Friday, August 5, 2011

Salvador Dali and his links to Velazquez in Infanta Margarita

Velazquez Painting the Infanta Margarita with the Lights and Shadows of his own Glory, Salvador Dali, 1958, Salvador Dali Museum, St. Petersburg, Fl (Image retrieved from
Salvador Dali was a huge fan of artists who came before him, particularly Renaissance and Baroque artists and he frequently took their masterpieces and altered them in his artwork as homage to their work.  Often when visitors come into the Dali museum in St. Petersburg, FL either they are overwhelmed by the full canvases and do not recognize the images within the images, they do see the images of previous artworks but cannot place them to any specific artist, they vaguely recognize an image within a work, they do recognize the image and feel Dali has destroyed the image, or they know Dali's work and realize he has the utmost respect for the artists.  

For anyone unfamiliar with Dali, I highly recommend going to the museum and having a Docent take you around for at least the first part of a visit.  The Dali museum of all the museum's I have been to has to be heads and shoulders above the rest regarding how passionate they are about the artist; how focused they are on his work; how knowledgeable about his symbology, iconography, life, and history; and how they truly take their time to make the visit enjoyable and exciting.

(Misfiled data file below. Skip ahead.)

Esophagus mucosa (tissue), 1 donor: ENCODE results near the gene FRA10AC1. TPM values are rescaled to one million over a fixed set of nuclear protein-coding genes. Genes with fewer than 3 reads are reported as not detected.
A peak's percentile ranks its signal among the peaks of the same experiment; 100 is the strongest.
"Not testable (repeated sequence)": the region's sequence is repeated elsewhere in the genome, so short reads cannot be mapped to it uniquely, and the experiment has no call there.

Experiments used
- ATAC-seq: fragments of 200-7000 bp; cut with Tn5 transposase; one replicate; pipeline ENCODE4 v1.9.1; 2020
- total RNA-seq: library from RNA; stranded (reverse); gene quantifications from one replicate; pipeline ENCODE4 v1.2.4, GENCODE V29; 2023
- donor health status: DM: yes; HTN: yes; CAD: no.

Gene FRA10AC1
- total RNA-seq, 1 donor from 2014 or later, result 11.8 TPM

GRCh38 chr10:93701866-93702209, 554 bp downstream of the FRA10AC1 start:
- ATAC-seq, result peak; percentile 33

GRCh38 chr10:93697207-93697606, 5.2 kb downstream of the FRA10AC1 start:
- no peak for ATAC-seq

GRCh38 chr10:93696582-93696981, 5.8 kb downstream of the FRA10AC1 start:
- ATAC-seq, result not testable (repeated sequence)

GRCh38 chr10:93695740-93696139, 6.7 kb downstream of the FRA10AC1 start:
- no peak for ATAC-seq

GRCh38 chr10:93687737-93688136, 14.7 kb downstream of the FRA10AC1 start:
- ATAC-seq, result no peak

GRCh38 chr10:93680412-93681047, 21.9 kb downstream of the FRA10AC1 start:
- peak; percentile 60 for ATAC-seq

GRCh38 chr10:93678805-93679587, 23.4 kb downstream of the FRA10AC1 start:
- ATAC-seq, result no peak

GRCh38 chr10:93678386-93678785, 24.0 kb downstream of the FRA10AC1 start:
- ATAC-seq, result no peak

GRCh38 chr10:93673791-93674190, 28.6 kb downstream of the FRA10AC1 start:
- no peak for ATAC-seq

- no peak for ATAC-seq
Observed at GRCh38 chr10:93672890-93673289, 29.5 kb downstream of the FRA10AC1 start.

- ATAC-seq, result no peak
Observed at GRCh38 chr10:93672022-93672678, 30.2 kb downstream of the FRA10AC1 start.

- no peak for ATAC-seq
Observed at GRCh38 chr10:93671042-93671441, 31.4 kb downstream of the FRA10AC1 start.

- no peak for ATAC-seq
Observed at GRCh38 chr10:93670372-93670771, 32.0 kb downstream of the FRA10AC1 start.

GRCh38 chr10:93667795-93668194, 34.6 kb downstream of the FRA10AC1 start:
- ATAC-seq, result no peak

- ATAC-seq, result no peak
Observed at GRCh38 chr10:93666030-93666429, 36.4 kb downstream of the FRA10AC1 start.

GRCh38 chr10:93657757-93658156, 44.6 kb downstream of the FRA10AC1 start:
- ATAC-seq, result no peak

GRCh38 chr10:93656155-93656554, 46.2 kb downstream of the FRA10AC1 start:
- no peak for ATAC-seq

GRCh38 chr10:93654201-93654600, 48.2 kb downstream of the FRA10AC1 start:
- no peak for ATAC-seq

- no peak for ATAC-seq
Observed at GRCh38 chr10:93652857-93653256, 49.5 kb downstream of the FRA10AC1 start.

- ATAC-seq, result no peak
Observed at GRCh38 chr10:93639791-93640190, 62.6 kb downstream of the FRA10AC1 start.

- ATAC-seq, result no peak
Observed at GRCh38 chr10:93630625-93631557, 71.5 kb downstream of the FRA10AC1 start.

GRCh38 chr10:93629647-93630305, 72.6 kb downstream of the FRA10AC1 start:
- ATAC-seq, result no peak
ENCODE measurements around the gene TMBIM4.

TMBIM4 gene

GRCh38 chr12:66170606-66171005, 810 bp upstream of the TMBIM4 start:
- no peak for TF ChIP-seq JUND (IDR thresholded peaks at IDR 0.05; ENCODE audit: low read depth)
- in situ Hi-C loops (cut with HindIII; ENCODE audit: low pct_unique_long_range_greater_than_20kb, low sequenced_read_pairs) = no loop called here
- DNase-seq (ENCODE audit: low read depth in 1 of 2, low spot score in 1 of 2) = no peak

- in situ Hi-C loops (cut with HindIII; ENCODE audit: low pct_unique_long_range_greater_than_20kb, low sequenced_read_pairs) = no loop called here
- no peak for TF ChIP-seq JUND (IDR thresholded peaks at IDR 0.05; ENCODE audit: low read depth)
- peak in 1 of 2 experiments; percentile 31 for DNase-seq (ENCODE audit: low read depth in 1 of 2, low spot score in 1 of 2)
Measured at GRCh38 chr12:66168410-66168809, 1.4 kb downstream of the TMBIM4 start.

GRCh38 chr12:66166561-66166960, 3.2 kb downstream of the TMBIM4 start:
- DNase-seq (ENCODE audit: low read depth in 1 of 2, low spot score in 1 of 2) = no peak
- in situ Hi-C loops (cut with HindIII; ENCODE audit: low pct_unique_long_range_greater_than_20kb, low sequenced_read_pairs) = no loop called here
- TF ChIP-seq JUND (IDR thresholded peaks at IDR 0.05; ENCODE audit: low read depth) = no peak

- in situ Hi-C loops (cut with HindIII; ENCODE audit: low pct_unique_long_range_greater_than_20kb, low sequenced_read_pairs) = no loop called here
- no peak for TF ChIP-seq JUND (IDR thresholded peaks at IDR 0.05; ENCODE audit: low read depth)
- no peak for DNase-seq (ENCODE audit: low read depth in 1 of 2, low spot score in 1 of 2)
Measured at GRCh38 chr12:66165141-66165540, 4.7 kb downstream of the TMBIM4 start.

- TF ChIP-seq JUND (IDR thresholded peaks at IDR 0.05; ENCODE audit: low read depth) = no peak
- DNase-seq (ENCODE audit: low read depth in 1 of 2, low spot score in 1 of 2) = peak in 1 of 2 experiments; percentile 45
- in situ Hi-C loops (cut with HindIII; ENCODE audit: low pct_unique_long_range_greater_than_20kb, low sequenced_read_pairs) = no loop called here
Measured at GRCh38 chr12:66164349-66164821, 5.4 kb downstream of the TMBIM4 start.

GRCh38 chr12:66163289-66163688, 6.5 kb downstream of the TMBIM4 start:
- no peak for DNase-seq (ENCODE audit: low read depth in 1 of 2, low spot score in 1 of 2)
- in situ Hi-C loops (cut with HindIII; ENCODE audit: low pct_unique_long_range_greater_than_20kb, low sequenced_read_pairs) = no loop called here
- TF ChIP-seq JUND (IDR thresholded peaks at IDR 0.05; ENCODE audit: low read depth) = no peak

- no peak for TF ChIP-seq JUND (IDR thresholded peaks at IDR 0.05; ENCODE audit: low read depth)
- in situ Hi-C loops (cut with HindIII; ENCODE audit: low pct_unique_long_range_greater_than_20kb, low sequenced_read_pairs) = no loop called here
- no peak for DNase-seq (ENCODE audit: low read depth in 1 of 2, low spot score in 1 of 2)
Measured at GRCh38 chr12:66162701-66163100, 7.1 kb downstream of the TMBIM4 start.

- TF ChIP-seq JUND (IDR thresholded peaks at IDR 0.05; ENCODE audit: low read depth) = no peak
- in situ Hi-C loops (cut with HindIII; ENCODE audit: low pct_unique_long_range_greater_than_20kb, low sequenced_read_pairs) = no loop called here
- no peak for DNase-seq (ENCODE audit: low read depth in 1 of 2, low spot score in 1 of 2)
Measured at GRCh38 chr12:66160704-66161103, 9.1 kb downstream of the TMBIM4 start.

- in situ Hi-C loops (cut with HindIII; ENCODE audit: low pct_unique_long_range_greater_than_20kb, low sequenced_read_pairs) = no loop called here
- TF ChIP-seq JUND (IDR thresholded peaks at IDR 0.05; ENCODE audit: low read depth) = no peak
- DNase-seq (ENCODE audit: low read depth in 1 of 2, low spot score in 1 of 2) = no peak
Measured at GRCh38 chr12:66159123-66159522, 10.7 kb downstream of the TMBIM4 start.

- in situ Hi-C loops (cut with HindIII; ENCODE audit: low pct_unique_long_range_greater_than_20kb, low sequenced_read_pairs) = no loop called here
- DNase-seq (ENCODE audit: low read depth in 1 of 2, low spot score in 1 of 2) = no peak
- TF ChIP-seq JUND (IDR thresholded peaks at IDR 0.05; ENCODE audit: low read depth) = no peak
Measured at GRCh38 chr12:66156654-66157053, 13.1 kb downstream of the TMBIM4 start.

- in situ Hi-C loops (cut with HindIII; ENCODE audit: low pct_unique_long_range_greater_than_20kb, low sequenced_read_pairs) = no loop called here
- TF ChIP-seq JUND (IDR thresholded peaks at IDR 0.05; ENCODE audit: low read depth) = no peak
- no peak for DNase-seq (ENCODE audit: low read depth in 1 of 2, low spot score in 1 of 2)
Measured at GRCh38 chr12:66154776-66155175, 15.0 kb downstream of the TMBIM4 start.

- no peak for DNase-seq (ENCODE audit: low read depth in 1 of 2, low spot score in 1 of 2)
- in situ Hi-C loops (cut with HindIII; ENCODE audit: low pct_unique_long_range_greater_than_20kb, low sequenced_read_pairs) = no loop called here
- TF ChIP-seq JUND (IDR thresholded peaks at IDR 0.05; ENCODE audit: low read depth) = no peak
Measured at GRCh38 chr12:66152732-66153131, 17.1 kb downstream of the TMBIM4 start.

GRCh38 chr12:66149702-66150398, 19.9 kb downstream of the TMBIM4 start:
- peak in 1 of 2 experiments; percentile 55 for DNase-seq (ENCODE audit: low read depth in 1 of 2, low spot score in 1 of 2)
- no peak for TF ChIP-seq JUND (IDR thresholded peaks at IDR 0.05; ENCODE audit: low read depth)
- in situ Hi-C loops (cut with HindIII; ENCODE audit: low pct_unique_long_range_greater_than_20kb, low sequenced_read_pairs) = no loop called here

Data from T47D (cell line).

I love Velazquez so for me this is one of my favorite Dali pieces (I actually have several thanks to his love of Botticelli, Vermeer, DaVinci, ect. and his skill at symbology).  Dali painted 'Velazquez Painting the Infanta margarita with the Lights and Shadows of his own Glory'  around the time of the 300th anniversary of Velazquez's death in an American Abstract Expressionist style after Kooning in New York.  Much like Dali states that Kooning is 'the colossus straddling the Atlantic with one foot in New York and the other in Amsterdam' Dali's painting of the Infanta is straddling two worlds.  On the upper right corner of the canvas is the depiction of a room in Prado which contains paintings, sculptures, and various objects typically found in studio of a 'great master painter', the Infanta's face is portrayed utilizing the horns of a rhinoceros, the left hand of the Infanta is painted using atomic particles on a photographic film alluding to scientific discoveries and artistic discoveries.  So Dali is cleverly and deliberately paying homage to the great masters while incorporating the new age of scientific discovery and artistic style and discovery into the work.

Dali did not to my knowledge ever accidentally place anything on a canvas.  He was highly skilled at his  meaning in a meaning in a meaning in a meaning... I could sit for hours at one canvas to only go back another time to the museum only to find more.  He truly was a master in his own right.

The Infanta, Diego Velazquez, 1660, Oil on Canvas, Museo Nacional del Prado, Madrid (retrieved


  1. just linked this article on my Facebook account. it’s a very interesting article for all.
    Salvador Dali Painting

  2. Thank you for the link.